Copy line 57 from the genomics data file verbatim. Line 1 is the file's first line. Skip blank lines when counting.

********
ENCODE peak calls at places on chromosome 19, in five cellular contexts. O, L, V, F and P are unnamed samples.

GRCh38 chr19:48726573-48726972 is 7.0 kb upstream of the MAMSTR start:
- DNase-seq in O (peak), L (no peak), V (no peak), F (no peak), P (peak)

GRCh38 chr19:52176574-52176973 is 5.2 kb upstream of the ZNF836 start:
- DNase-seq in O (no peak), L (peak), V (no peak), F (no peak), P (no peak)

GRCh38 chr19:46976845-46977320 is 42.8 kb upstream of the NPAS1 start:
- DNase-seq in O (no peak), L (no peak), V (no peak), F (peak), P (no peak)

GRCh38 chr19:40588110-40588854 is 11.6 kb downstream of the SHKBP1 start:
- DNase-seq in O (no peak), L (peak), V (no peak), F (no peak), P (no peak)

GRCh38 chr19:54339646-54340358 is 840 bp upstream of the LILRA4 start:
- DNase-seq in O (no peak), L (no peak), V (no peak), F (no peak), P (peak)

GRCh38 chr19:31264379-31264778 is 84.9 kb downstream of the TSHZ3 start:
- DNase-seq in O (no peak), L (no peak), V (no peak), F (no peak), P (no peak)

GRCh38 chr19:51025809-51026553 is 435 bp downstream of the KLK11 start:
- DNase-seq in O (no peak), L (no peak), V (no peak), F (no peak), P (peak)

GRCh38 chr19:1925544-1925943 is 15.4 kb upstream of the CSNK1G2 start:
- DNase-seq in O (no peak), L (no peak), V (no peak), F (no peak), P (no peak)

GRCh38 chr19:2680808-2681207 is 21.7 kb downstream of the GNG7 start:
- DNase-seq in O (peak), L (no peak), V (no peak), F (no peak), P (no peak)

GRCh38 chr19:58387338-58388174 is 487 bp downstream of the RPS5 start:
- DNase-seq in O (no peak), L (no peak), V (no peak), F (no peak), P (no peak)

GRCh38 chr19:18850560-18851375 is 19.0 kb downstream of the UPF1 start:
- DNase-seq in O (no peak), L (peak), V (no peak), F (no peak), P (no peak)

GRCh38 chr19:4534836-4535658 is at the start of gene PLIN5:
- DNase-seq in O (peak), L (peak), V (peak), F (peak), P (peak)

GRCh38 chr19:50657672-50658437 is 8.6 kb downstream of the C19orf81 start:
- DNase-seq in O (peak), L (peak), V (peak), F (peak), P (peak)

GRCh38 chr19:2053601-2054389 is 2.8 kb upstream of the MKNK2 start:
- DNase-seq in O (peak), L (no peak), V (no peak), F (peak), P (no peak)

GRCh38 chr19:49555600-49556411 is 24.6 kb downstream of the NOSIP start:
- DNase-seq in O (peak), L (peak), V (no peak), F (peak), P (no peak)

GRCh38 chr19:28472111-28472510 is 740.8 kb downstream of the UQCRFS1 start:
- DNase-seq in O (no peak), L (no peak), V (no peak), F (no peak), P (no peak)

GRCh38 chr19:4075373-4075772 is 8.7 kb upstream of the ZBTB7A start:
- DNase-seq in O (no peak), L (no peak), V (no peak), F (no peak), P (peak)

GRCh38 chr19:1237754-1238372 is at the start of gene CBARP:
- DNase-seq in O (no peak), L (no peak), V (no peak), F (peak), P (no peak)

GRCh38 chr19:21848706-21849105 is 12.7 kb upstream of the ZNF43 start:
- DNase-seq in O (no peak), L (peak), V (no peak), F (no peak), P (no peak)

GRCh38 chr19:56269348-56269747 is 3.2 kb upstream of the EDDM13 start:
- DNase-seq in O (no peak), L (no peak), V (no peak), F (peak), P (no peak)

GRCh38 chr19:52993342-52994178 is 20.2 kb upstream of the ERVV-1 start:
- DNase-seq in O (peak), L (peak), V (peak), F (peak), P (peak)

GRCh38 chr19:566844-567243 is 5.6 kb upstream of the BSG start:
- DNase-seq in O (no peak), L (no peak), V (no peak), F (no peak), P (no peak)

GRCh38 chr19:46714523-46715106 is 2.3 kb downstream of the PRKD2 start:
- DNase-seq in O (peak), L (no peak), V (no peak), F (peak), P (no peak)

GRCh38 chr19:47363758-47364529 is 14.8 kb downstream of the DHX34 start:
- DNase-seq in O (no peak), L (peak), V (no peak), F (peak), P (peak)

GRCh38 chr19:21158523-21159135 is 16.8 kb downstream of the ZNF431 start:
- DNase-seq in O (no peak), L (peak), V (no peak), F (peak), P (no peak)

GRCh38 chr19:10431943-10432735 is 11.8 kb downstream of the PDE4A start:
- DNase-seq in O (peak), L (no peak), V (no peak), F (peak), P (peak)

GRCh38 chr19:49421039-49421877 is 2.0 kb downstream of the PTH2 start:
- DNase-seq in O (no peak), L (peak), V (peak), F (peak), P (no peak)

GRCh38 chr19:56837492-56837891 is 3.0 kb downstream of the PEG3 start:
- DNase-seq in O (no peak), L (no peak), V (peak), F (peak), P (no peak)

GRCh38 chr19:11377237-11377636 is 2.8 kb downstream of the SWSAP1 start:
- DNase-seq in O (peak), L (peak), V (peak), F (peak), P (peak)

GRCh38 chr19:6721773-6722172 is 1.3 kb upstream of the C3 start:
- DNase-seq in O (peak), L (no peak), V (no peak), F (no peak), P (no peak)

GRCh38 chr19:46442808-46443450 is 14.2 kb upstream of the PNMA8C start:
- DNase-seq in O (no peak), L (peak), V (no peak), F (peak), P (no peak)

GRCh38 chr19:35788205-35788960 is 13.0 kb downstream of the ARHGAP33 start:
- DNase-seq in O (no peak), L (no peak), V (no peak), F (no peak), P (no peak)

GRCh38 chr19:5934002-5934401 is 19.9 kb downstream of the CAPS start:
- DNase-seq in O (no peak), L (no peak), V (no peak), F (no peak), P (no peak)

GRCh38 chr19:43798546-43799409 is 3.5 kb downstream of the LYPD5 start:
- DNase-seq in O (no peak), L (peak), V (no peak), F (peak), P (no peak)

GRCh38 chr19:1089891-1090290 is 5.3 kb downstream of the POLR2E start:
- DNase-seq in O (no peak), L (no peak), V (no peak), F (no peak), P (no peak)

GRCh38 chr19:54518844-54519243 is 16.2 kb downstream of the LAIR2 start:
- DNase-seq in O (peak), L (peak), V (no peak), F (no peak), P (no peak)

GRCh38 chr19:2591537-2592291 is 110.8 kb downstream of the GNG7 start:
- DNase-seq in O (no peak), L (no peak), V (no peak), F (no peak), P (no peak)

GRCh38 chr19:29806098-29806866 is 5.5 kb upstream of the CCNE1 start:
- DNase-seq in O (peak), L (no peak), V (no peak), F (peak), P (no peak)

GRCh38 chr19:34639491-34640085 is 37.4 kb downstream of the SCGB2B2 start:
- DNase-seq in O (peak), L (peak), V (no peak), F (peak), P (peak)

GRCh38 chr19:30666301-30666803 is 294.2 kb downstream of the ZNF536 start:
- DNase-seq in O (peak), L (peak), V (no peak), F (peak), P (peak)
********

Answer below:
- DNase-seq in O (no peak), L (no peak), V (peak), F (peak), P (no peak)